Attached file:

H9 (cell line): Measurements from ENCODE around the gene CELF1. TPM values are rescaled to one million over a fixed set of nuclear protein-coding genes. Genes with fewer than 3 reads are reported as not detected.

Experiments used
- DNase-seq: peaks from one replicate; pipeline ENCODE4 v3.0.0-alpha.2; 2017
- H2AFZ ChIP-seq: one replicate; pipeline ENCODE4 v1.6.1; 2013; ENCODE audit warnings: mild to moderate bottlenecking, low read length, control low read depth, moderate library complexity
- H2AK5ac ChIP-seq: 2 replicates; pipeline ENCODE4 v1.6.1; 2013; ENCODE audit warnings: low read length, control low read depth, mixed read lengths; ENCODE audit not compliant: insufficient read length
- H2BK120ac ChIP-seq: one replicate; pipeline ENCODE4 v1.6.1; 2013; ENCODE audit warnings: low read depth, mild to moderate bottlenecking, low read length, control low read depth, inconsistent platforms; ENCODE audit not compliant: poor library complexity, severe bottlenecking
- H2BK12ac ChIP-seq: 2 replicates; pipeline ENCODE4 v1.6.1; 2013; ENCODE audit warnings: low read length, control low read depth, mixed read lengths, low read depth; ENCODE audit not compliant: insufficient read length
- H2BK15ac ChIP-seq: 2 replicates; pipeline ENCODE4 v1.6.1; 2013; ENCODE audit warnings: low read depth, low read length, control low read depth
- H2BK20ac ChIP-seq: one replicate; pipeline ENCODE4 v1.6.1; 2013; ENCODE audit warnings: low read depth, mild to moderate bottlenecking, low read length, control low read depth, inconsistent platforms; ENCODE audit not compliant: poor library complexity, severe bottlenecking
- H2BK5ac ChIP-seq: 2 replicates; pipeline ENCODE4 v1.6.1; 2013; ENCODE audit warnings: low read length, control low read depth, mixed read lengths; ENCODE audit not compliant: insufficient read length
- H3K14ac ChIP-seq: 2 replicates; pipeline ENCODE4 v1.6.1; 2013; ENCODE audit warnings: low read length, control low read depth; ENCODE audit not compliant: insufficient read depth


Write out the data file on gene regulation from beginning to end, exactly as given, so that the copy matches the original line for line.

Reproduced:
H9 (cell line): Measurements from ENCODE around the gene CELF1. TPM values are rescaled to one million over a fixed set of nuclear protein-coding genes. Genes with fewer than 3 reads are reported as not detected.

Experiments used
- DNase-seq: peaks from one replicate; pipeline ENCODE4 v3.0.0-alpha.2; 2017
- H2AFZ ChIP-seq: one replicate; pipeline ENCODE4 v1.6.1; 2013; ENCODE audit warnings: mild to moderate bottlenecking, low read length, control low read depth, moderate library complexity
- H2AK5ac ChIP-seq: 2 replicates; pipeline ENCODE4 v1.6.1; 2013; ENCODE audit warnings: low read length, control low read depth, mixed read lengths; ENCODE audit not compliant: insufficient read length
- H2BK120ac ChIP-seq: one replicate; pipeline ENCODE4 v1.6.1; 2013; ENCODE audit warnings: low read depth, mild to moderate bottlenecking, low read length, control low read depth, inconsistent platforms; ENCODE audit not compliant: poor library complexity, severe bottlenecking
- H2BK12ac ChIP-seq: 2 replicates; pipeline ENCODE4 v1.6.1; 2013; ENCODE audit warnings: low read length, control low read depth, mixed read lengths, low read depth; ENCODE audit not compliant: insufficient read length
- H2BK15ac ChIP-seq: 2 replicates; pipeline ENCODE4 v1.6.1; 2013; ENCODE audit warnings: low read depth, low read length, control low read depth
- H2BK20ac ChIP-seq: one replicate; pipeline ENCODE4 v1.6.1; 2013; ENCODE audit warnings: low read depth, mild to moderate bottlenecking, low read length, control low read depth, inconsistent platforms; ENCODE audit not compliant: poor library complexity, severe bottlenecking
- H2BK5ac ChIP-seq: 2 replicates; pipeline ENCODE4 v1.6.1; 2013; ENCODE audit warnings: low read length, control low read depth, mixed read lengths; ENCODE audit not compliant: insufficient read length
- H3K14ac ChIP-seq: 2 replicates; pipeline ENCODE4 v1.6.1; 2013; ENCODE audit warnings: low read length, control low read depth; ENCODE audit not compliant: insufficient read depth